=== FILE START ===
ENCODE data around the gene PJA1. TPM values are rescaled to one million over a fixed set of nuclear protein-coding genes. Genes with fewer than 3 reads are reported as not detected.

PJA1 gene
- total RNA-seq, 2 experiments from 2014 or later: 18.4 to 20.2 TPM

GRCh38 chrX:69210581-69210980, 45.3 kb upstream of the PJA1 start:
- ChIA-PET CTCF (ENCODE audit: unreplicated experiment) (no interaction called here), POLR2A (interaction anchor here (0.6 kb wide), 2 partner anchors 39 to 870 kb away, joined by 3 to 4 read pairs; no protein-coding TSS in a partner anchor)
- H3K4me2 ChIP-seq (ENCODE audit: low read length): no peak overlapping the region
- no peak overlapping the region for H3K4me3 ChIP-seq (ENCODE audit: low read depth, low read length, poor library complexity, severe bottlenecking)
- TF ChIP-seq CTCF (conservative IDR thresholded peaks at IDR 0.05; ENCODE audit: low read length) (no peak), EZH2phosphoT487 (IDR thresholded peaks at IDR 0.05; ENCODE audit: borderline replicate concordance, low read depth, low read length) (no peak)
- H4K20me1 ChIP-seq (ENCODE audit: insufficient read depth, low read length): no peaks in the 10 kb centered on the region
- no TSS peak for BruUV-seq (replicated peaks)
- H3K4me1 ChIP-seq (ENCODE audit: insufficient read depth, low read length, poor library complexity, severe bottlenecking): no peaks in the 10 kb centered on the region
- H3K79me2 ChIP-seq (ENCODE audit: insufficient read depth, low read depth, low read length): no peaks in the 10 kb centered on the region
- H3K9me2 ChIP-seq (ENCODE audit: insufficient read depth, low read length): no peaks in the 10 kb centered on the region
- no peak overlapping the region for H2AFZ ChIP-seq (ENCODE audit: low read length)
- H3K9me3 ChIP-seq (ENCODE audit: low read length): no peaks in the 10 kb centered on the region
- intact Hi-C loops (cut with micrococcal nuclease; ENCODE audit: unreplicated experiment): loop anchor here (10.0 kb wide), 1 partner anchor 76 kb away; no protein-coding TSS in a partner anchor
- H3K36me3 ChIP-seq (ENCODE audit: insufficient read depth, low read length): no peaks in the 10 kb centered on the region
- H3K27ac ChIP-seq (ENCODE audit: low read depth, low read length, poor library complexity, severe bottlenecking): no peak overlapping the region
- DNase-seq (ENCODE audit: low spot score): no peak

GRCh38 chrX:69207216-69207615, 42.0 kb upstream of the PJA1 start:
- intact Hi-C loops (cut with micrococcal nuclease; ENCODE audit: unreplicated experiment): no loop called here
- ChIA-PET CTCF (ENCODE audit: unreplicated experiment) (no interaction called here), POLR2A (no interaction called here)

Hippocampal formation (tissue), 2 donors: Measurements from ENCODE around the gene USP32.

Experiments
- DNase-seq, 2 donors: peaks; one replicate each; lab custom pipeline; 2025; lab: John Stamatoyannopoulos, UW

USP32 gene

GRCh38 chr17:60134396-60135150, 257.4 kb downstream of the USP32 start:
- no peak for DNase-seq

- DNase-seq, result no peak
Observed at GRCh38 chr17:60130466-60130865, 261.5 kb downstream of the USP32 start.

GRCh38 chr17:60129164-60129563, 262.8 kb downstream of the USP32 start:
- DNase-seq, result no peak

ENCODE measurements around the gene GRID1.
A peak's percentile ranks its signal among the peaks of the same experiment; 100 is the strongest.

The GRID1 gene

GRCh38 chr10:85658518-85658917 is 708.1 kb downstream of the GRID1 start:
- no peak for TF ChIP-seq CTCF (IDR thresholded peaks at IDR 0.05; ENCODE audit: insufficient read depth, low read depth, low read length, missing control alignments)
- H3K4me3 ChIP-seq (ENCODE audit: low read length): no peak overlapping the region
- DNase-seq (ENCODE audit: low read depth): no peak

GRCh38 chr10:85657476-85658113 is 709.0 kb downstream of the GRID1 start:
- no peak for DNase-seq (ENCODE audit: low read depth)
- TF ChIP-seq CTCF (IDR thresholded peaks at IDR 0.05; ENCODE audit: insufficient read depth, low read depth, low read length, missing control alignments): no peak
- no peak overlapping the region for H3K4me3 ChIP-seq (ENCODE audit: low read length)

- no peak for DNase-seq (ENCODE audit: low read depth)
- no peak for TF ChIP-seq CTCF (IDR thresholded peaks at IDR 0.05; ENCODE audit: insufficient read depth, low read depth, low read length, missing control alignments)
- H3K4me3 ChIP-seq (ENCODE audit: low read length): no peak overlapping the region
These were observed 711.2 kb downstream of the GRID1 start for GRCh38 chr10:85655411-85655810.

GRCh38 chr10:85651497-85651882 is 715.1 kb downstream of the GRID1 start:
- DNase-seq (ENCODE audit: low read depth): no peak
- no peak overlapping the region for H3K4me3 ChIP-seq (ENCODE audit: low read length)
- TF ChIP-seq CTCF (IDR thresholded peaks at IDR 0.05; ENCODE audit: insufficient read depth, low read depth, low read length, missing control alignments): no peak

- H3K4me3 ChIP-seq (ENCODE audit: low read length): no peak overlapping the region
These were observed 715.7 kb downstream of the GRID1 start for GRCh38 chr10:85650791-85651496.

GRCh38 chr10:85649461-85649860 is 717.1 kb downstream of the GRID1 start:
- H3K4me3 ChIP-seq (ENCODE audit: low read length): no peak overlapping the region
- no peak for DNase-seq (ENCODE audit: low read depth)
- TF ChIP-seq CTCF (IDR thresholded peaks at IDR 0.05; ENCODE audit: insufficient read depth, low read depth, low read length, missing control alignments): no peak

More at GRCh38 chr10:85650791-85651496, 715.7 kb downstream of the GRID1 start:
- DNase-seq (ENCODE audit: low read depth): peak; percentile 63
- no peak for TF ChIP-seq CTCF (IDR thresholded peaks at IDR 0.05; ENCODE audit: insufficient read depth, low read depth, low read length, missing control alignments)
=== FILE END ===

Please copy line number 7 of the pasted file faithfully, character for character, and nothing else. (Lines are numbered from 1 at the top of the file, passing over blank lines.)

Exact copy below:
- no peak overlapping the region for H3K4me3 ChIP-seq (ENCODE audit: low read depth, low read length, poor library complexity, severe bottlenecking)